I have met some people in the legal tech industry who see the blockchain technology as something different and think that it is not a legal technology. They might be right. As currently, many of the technical solutions provided for the problems in legal services are not blockchain-based. Besides, the focus is often on B2B services. However, to me, it would be wrong to say that blockchain and legal tech are two different worlds.
According to Susskind’s definition of legal engineering, “developing legal standards and procedures, and organizing and representing legal knowledge in computer systems” look like the main tasks of a legal engineer. One of the ways to represent legal knowledge in computer systems is to embed legal knowledge in such systems. At this point, the blockchain technology and particularly smart contracts are excellent tools because they allow legal engineers to set and code legal standards for the governance of legal relationships.
As Jake Goldenfein and Andrea Leiter state in their article “Legal Engineering on the Blockchain: ‘Smart Contracts’ as Legal Conduct”:
“In many ways, the engineering of discrete computational transaction modules on blockchain platforms is a form of ‘legal standardisation’. This legal standardisation is not solely concerned with building legal protections into the technical architecture (Pagallo, Durante, and Monteleone 2017), but rather facilitating computational forms of legal conduct. Groups like the Enterprise Ethereum Alliance,4 Mattereum (see e.g. the Mattereum White Paper, undated), Open Law (2017), Agrello (2017),5 the R3 Consortium (2018), Common Accord (undated), and Legalese (2017–18), in different ways, are building libraries of machine-readable transaction modules that correspond to natural language contracting elements” .
Also, Davidson, de Filippi and Potts state “A new class of legal engineers is now writing smart contracts that can transfer value, pay for real world property and services, license intellectual property, and establish technical rule systems for new forms of organisational and institutional coordination ”.
All of the above shows that the blockchain technology needs a legal standardization which can only be done by legal engineers.
Legal Engineering as the Sub-Branch of Token Engineering
Token engineering is an emerging scientific discipline requiring an interdisciplinary work of professionals from economics, data science, engineering and law. It is also where legal engineering is needed.
At TEGG, Shermin Voshmgir suggested a new token taxonomy instead of utility and security token categorization. Voshmgir classifies tokens as asset and access right tokens which require legal engineering and purpose-driven tokens which require economic engineering.
Asset and access right tokens need legal engineering because they are the representations of physical assets on the blockchain. The smart contract of asset tokens governs their ownerships of the assets and their transfer. Even though an asset does not allow fractioned ownership, it becomes divisible by tokenization.
“In order to tokenize a property, for example, one generates a token with a smart contract, and associates a value with that token which corresponds to that of the real asset. The ownership right in such an asset and its corresponding digital representation can be divided into parts and sold to several (co-)owners. Even if a token represents a physical asset that is not divisible, like a piece of art or real estate, the token itself is divisible. This allows for increased market depth and liquidity to asset classes with prohibitively high economic buy-ins” .
Asset tokenization allows fractioned ownerships. Depending on the jurisdiction, the law might allow only certain types of ownership and its transfer. Therefore, a legal engineer should design asset tokenization from a holistic perspective by taking into consideration of both the mechanism design and the whole legal ecosystem. The ownership of an asset and its transfer should be coded in the way that the law allows.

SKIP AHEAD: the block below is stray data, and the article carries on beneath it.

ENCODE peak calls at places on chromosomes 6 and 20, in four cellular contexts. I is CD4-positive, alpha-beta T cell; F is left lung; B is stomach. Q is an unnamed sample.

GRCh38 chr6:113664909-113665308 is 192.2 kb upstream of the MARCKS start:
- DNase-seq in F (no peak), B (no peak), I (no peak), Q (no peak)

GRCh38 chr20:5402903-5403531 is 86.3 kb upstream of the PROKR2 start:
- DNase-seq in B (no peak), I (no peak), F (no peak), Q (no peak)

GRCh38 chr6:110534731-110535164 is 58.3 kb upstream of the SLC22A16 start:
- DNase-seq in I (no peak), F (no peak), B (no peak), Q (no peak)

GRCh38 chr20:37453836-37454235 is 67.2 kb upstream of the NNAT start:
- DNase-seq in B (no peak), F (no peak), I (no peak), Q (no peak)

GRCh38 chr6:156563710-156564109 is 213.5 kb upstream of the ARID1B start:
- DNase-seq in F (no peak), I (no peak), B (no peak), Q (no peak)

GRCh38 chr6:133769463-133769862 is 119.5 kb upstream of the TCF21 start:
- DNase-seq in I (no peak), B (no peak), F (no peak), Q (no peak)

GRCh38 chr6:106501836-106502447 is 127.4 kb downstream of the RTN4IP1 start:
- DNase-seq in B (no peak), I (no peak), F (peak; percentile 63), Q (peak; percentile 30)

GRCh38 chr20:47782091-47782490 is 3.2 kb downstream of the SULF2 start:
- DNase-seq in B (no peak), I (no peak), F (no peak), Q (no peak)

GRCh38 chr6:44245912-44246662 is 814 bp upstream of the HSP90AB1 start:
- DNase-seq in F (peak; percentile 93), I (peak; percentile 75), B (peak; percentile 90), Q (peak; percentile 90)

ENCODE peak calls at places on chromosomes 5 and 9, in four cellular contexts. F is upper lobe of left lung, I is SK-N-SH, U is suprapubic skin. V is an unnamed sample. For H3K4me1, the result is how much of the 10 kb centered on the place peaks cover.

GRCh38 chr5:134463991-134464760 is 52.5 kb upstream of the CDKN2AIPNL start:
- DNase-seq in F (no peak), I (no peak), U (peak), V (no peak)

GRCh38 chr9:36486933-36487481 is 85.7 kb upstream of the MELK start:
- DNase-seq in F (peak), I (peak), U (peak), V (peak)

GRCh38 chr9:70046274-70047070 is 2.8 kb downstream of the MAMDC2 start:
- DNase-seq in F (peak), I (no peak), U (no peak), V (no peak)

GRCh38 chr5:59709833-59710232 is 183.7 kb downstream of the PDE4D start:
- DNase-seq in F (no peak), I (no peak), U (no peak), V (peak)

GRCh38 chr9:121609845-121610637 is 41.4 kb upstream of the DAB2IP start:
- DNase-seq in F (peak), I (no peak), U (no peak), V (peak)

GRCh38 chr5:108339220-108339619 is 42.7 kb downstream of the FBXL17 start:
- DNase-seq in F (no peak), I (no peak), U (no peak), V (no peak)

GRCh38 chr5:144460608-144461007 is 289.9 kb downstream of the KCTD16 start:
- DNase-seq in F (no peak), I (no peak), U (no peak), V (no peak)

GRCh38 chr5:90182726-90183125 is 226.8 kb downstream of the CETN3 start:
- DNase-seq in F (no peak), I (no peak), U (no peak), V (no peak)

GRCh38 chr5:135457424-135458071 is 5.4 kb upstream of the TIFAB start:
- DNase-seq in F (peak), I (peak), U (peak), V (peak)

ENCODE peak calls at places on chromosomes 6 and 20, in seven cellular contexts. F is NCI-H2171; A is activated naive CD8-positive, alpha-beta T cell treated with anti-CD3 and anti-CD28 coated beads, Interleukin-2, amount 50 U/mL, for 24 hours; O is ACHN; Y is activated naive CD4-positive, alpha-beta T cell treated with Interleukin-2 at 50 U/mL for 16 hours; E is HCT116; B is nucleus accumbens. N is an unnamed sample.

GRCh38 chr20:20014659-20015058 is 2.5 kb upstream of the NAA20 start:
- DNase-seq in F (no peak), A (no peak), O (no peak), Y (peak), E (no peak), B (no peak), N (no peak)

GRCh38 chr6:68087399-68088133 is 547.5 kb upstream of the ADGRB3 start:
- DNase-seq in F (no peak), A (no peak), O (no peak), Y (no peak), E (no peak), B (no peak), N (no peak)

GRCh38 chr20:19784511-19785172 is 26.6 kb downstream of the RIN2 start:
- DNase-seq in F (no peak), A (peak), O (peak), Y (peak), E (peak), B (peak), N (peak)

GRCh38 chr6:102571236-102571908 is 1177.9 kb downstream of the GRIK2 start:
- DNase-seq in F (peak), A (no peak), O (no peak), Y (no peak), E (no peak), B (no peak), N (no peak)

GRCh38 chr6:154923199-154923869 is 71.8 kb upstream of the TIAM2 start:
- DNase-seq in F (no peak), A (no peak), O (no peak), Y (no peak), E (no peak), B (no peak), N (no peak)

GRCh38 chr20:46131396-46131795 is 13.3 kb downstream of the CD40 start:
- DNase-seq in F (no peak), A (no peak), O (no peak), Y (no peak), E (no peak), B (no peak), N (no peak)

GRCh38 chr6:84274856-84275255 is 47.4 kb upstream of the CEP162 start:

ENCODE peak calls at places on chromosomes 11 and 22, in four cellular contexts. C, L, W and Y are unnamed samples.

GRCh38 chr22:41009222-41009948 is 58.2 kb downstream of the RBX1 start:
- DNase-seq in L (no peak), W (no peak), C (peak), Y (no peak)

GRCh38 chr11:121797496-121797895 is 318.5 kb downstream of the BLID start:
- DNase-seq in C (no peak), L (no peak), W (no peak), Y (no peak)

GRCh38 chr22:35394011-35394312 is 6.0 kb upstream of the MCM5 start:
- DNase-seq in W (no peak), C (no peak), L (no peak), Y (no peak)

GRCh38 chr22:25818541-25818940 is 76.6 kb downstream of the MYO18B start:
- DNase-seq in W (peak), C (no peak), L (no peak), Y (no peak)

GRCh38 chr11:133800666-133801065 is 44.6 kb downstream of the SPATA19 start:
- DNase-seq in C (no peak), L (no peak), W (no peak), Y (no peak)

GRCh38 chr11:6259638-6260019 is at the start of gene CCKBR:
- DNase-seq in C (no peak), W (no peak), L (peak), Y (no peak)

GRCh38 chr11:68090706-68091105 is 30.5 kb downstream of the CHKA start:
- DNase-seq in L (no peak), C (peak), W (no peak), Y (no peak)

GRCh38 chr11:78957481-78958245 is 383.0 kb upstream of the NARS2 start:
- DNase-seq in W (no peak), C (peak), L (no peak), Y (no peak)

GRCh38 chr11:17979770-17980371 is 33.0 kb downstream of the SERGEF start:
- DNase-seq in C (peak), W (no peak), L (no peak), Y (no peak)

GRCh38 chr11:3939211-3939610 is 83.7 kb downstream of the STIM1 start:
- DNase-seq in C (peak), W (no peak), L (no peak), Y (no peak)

Another example of legal engineering would be coding a DAO which is similar to a traditional legal entity, like a company or an arbitration institution. A legal engineer can create a legally compliant corporate DAO by designing its governance model based on corporate law.
While designing and programming legally compliant smart contracts a legal engineer will have to find an answer to some existent questions: What happens when the contract has a bug and makes an illegal (both on the code and legal level) transfer? How to make sure the contract reflects the law correctly? Do we need a natural language contract besides a smart contract? These are the questions leading us, legal engineers, to put hours of intellectual efforts on standardization of the law and on embedding the legal knowledge in smart contracts. In my opinion, this is very much in line with Susskind’s definition of legal engineering and legal engineering gains more sense with blockchain technology.
 Susskind, R. (2013). Tomorrow’s lawyers. Oxford: Oxford University Press, p.111.
 ibid 112.
 Goldenfein, J. and Leiter, A. (2018). Legal Engineering on the Blockchain: ‘Smart Contracts’ as Legal Conduct. Law and Critique, [online] 29(2), pp.141–149. Available at: https://papers.ssrn.com/sol3/papers.cfm?abstract_id=3176363 [Accessed Aug. 2019].
 Davidson, S., De Filippi, P. and Potts, J. (2018). Blockchains and the economic institutions of capitalism. Journal of Institutional Economics, 14(4), pp.639–658.
 Voshmgir, S. (2019). Token Economy. 1st ed. Berlin: BlockchainHub Berlin, p.215.
About the Author
Esen Esener is a Turkish lawyer based in Berlin with a particular interest in blockchain and law. She holds two master degrees in IT & IP law from Germany and Norway with a thesis on "smart contracts from the European contract law perspective". Her thesis on smart contracts was one of the first theses on blockchain in the legal field.
She lately gained experience in Fintech industry and keeps expanding her knowledge about blockchain. As a personal project, she writes on her blog about various topics on legal aspects of blockchain and legal engineering. She was selected as a mentor at Diffusion Hackathon in Berlin in 2019 and have recently been a guest speaker on the "the Blockchain Lawyer podcast".